The two biggest air cargo carriers, UPS and FedEx Corp. haven’t removed them either, according to e-mails from the companies’ respective spokesmen Mike Mangeot and Scott Fiedler.
Tesla Motors Inc. transports the mattress-sized lithium batteries that power its sports cars by ship, a spokeswoman said by e-mail.
Angela Lee, a Hong Kong-based Lenovo spokeswoman, declined to comment. Apple didn’t respond to e-mails sent to its offices in California and Australia and three phone messages left for Sydney-based spokespeople Fiona Martin and Alex Waldron.
Lithium-ion technology, first developed commercially by Sony Inc. in 1991, became the most popular form of rechargeable cell in 2007 and now accounts for about three-quarters of the batteries produced each year, according to a PRBA presentation.
The property that makes the technology attractive to electronics companies -- “a higher power density for more battery life in a lighter package”, according to an Apple website -- also increases the safety hazard if they ignite.
The fires can reach temperatures as high as 850 degrees Centigrade (1,600 degrees Fahrenheit), a 2013 paper published by the U.K.’s Royal Society of Chemistry said.
In fire tests conducted by the U.S. Federal Aviation Administration in 2005 and 2006, laptop-style batteries burst open and within 30 seconds started spraying highly flammable liquid. The heat “would often ignite adjacent cells”, while others “exploded forcefully”, creating a fireball and explosive pressure pulse.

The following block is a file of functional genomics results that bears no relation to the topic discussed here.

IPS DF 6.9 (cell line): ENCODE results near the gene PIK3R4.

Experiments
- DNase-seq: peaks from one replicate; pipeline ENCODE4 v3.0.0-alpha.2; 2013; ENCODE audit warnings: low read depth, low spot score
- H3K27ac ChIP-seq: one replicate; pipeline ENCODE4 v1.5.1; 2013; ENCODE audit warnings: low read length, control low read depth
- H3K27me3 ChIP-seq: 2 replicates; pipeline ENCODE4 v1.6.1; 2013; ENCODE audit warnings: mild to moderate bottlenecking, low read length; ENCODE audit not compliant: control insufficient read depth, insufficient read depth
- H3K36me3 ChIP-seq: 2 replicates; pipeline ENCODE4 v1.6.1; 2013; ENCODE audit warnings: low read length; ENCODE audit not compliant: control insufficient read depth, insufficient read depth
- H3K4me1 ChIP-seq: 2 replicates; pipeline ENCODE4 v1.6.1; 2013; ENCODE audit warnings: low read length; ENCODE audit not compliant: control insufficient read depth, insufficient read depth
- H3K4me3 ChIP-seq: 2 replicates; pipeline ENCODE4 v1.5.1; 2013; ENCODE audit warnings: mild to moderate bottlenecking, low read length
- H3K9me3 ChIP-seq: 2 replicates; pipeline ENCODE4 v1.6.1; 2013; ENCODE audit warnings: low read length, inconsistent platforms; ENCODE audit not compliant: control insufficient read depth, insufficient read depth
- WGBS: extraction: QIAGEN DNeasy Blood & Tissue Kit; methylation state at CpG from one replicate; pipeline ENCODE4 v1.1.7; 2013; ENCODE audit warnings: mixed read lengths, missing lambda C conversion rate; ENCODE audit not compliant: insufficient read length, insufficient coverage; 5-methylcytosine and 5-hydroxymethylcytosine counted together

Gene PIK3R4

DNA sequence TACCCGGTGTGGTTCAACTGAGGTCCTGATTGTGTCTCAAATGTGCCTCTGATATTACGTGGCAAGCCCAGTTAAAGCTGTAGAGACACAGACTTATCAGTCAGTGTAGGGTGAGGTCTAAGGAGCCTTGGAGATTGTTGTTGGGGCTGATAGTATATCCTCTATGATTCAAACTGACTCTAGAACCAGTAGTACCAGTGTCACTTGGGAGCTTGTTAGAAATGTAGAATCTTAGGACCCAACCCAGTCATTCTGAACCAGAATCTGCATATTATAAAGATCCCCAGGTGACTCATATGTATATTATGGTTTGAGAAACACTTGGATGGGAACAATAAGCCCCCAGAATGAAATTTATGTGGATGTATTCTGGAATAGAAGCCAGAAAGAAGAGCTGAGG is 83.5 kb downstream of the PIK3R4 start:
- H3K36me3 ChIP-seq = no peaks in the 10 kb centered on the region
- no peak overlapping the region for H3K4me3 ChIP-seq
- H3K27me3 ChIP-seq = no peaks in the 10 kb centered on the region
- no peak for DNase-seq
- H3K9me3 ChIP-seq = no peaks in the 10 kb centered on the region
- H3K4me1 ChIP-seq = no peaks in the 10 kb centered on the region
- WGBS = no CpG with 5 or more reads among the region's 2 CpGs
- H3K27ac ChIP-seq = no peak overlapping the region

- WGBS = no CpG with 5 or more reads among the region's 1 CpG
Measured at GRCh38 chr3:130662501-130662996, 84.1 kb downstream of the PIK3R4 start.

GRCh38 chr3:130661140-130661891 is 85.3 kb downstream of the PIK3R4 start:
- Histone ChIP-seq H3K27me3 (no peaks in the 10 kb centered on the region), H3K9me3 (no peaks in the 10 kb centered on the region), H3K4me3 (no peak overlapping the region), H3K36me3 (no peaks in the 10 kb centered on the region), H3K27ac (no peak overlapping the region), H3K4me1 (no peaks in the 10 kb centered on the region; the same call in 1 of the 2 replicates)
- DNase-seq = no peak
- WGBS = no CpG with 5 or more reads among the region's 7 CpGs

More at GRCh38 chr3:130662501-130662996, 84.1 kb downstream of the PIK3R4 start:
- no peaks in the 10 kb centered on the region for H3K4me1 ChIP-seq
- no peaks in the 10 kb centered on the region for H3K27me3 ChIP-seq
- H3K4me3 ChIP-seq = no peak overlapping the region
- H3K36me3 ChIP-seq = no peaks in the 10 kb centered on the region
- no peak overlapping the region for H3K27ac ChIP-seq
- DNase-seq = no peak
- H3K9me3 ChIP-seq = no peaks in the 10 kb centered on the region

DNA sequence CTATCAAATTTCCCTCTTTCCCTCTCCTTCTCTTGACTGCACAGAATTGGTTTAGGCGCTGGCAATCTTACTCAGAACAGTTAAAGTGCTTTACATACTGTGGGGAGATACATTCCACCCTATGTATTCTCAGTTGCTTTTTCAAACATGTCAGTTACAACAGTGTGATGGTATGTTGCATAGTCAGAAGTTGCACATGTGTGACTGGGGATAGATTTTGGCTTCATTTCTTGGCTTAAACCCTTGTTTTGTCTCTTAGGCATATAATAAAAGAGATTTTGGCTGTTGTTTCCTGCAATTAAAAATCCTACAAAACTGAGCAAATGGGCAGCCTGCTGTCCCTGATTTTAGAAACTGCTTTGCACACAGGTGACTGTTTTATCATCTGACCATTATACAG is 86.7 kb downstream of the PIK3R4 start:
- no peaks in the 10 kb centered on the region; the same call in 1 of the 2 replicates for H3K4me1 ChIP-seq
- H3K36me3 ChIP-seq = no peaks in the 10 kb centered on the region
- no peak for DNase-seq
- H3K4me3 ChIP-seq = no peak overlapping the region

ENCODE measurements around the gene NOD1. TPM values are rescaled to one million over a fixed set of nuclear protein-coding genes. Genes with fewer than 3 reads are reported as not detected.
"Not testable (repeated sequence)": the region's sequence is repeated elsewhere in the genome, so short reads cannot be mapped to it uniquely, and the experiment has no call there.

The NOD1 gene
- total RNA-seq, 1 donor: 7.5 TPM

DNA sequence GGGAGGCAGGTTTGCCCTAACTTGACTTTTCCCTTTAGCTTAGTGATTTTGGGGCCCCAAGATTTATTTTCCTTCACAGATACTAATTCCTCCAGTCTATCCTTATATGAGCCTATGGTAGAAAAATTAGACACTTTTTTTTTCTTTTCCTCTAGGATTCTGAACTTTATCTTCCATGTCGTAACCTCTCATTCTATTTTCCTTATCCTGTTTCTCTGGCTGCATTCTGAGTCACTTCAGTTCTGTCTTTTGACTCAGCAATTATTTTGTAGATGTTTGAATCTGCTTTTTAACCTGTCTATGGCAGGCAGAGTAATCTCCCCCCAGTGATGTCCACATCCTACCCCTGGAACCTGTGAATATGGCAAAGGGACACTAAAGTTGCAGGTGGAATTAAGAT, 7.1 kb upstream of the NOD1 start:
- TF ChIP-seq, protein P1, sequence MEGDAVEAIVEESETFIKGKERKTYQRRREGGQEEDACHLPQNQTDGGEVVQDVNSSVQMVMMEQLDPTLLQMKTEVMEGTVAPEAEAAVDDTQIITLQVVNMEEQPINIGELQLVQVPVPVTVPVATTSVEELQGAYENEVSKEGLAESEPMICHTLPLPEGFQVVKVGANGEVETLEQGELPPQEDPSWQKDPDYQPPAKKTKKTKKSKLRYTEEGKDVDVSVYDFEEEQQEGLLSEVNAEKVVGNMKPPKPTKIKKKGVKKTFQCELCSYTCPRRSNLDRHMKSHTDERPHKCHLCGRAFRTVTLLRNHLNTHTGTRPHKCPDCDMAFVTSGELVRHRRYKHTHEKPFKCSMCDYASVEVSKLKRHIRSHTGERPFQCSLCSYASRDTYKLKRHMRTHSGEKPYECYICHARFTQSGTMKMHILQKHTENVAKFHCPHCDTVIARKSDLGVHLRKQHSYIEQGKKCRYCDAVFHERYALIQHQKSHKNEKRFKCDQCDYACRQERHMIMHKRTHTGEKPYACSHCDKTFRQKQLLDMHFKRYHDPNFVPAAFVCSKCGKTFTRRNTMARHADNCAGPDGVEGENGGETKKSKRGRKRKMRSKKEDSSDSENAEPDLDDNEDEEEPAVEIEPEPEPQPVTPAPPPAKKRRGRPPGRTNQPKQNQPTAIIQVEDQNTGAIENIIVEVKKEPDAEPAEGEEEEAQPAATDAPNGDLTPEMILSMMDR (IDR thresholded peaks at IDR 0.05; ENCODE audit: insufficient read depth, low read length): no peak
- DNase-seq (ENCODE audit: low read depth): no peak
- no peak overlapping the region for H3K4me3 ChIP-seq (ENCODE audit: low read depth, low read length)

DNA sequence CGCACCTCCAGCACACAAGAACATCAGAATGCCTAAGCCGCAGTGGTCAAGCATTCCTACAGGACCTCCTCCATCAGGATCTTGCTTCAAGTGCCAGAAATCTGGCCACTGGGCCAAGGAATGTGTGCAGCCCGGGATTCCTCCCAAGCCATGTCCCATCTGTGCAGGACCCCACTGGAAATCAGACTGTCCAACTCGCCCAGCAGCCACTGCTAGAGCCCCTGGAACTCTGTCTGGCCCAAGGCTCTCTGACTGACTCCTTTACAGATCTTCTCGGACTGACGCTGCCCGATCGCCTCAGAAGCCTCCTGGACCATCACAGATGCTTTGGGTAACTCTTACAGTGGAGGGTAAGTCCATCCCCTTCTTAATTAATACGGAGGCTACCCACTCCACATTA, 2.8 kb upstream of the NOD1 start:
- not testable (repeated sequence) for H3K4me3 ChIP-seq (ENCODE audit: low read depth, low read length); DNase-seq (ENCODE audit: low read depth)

Incidents of fire, smoke, extreme heat or explosions involving lithium-ion batteries were reported to the FAA 11 times last year. While that’s a small proportion of the global shipments of the devices, the prevalence of the technology “constitutes a safety hazard that must be managed in a clear and comprehensive manner”, according to IATA.
Relatively minor damage to batteries can cause them to ignite. In one 2011 incident on a flight from the Australian town of Lismore to Sydney, a misplaced internal screw on an iPhone was enough to damage its battery, causing smoke to pour out of the case, an Australian government report said.